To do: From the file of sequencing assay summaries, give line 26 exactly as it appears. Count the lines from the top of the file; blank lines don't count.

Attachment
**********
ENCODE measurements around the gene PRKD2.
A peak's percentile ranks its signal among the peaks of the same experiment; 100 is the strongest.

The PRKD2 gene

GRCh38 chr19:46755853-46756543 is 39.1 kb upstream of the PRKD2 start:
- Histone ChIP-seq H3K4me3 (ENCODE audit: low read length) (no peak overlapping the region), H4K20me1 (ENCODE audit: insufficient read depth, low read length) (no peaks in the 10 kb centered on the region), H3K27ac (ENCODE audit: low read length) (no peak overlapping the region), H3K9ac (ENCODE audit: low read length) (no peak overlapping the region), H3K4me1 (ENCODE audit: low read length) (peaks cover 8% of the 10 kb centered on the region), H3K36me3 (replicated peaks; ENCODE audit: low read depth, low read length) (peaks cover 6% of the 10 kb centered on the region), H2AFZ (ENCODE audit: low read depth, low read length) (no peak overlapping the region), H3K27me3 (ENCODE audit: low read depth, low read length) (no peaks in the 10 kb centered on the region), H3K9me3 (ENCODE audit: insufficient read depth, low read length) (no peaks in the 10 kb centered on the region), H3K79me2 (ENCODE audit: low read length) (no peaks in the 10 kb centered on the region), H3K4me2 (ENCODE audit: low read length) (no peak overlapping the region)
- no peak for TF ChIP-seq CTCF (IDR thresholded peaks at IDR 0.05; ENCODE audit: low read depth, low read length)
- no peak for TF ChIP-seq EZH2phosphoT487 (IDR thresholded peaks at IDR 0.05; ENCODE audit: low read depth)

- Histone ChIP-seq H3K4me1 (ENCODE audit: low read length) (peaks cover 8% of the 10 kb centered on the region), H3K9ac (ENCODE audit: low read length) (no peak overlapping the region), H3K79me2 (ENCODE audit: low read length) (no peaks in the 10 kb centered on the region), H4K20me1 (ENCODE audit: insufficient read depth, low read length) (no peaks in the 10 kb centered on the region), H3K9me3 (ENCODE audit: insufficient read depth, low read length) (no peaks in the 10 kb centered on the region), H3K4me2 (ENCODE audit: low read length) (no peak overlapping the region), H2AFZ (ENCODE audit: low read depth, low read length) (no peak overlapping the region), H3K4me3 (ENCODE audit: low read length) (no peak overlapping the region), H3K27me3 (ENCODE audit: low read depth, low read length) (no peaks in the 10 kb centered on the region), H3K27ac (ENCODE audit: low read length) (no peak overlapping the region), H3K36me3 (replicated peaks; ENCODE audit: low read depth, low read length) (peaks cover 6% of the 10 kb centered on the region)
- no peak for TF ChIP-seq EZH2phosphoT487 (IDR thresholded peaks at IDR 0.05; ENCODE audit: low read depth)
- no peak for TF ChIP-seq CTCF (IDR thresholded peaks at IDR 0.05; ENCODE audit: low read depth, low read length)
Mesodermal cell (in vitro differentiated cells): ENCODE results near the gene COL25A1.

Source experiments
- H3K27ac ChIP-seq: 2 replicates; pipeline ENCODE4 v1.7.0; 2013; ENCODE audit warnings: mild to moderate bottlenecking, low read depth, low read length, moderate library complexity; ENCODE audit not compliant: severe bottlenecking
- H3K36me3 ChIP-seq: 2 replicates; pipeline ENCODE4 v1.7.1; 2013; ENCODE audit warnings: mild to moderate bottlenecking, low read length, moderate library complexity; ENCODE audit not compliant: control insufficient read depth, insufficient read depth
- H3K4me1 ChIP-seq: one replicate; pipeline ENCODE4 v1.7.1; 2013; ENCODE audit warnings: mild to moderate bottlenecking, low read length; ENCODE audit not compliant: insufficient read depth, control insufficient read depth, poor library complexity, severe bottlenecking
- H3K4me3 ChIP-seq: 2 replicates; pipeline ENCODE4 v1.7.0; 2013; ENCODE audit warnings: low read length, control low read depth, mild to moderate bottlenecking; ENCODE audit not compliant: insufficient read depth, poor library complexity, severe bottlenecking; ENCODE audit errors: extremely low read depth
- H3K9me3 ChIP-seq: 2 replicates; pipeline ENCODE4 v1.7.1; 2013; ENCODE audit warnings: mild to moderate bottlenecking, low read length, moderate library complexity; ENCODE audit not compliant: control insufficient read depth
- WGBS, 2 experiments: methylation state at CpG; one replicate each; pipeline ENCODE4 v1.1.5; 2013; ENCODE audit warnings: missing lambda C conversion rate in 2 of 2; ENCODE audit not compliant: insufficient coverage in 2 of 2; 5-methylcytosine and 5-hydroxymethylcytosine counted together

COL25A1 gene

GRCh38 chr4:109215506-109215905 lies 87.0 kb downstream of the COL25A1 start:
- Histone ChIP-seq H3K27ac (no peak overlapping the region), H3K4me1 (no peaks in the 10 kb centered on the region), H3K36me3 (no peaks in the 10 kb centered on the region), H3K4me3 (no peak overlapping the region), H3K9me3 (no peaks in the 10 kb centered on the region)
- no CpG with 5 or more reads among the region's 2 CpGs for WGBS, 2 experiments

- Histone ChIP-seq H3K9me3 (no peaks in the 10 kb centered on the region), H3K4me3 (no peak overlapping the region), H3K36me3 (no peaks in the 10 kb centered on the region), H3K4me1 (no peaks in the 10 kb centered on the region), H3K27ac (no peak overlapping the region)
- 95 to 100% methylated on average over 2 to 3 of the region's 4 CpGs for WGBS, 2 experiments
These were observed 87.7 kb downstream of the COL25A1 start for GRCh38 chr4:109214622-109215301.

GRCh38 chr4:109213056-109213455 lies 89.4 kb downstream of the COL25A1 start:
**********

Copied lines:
GRCh38 chr4:109213056-109213455 lies 89.4 kb downstream of the COL25A1 start: